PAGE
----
I never have a class where I require my students to memorize poems. This has nothing to do with how useful/pleasurable that might be and everything to do with my secret childhood piano recital memorization fiasco. In the only college class where I was required to memorize a poem, I went with Philip Larkin's "This be the Verse," because of the rhyme and meter and brevity--all of which helped me fulfill the requirement.
I'm reminded of memorization because this month, since it is National Poetry Month, I've been posting a quotation from one of my favorite poems most days.
"The small rain down can rain."
"The knife there on the shelf—
it reeked of meaning, like a crucifix.
It lived. How many years did I
beg it, implore it, not to break?
I knew each nick and scratch by heart,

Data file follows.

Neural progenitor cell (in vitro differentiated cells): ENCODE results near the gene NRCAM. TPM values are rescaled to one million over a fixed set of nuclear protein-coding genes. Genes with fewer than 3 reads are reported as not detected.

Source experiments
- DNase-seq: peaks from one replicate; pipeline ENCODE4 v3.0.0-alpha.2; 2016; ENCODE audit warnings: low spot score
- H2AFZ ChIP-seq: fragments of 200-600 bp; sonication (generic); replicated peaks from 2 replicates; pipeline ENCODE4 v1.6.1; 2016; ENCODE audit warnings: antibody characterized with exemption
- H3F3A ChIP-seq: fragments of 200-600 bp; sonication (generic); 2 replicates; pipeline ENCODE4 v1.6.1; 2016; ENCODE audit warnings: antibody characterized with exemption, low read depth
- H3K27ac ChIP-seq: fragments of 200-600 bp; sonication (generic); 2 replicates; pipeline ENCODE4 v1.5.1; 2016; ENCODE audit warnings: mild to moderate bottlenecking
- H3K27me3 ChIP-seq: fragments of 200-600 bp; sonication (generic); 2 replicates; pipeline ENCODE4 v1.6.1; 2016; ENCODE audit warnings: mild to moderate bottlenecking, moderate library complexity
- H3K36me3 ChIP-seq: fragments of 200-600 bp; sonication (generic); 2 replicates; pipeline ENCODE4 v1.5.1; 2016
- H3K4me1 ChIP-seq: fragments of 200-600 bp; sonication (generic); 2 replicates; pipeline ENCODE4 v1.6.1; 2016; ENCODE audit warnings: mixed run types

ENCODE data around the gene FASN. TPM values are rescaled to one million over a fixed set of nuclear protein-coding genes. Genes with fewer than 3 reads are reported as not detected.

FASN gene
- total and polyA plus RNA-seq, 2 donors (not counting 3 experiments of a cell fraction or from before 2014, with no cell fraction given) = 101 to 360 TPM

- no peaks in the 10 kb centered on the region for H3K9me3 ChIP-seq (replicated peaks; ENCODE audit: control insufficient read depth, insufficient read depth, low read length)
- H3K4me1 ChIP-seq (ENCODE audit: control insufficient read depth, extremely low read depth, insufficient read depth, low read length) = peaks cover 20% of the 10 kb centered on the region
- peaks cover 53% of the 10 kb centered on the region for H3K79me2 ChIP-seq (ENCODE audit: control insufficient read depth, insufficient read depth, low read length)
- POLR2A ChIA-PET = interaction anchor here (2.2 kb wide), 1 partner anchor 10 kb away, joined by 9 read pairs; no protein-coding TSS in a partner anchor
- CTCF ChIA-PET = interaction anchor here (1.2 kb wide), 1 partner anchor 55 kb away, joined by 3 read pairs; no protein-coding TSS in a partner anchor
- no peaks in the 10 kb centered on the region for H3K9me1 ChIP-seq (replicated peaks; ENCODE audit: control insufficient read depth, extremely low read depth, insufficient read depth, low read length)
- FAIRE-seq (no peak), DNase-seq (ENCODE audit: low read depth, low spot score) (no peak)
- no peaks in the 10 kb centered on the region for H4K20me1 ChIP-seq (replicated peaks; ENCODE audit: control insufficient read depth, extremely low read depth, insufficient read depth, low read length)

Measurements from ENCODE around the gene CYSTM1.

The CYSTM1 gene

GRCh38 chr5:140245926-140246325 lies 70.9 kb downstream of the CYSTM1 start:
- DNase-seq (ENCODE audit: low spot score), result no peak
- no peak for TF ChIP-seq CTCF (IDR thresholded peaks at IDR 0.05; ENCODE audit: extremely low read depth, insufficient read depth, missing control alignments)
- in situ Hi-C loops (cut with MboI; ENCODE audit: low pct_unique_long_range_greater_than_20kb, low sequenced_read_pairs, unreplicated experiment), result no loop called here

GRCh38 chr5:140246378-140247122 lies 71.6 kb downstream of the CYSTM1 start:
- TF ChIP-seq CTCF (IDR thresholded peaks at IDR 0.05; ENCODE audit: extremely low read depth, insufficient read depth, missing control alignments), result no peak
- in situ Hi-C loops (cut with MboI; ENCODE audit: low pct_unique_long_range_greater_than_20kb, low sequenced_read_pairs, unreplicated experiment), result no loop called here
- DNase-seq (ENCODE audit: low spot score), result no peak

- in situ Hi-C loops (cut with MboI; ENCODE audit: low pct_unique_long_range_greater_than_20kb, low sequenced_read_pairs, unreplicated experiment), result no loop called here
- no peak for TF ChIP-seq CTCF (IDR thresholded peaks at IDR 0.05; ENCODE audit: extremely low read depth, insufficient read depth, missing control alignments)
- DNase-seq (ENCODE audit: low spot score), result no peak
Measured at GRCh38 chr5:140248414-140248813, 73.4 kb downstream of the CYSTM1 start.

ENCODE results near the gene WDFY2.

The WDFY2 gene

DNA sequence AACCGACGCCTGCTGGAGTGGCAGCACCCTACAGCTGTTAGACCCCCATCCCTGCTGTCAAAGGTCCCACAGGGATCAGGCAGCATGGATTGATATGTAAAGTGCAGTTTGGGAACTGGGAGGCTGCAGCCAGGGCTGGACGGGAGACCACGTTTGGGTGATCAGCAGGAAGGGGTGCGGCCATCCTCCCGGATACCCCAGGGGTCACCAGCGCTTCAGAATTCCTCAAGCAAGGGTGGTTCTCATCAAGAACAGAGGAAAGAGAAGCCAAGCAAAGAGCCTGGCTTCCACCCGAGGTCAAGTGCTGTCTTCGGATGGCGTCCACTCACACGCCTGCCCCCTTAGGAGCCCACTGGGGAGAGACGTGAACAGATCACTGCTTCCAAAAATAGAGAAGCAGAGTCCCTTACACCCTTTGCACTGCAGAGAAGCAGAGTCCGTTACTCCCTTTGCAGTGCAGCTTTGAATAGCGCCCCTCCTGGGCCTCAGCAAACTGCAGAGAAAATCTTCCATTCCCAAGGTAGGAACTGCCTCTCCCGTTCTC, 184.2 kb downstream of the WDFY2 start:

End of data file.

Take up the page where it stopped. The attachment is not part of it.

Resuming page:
the bluish blade, the broken tip,
the lines of wood-grain on the handle ... "
From Crusoe in England by Elisabeth Bishop
"First came the crib
with its glacial bars.
and the devotion to their plastic mouths.
Then there was school,
the little straight rows of chairs,
blotting my name over and over,
but undersea all the time,
a stranger whose elbows wouldn't work."
--from "Rowing" by Anne Sexton
"But at my back I always hear
Time's wingèd chariot hurrying near;
And yonder all before us lie
Deserts of vast eternity."
from Andrew Marvell's "To His Coy Mistress"
"It so happens I am sick of being a man.
And it happens that I walk into tailorshops and movie houses
dried up, waterproof, like a swan made of felt
steering my way in a water of wombs and ashes."
From Pablo Neruda's "Walking Around"
Tomorrow, I think it's going to be Robert Creeley: "I Knew a Man."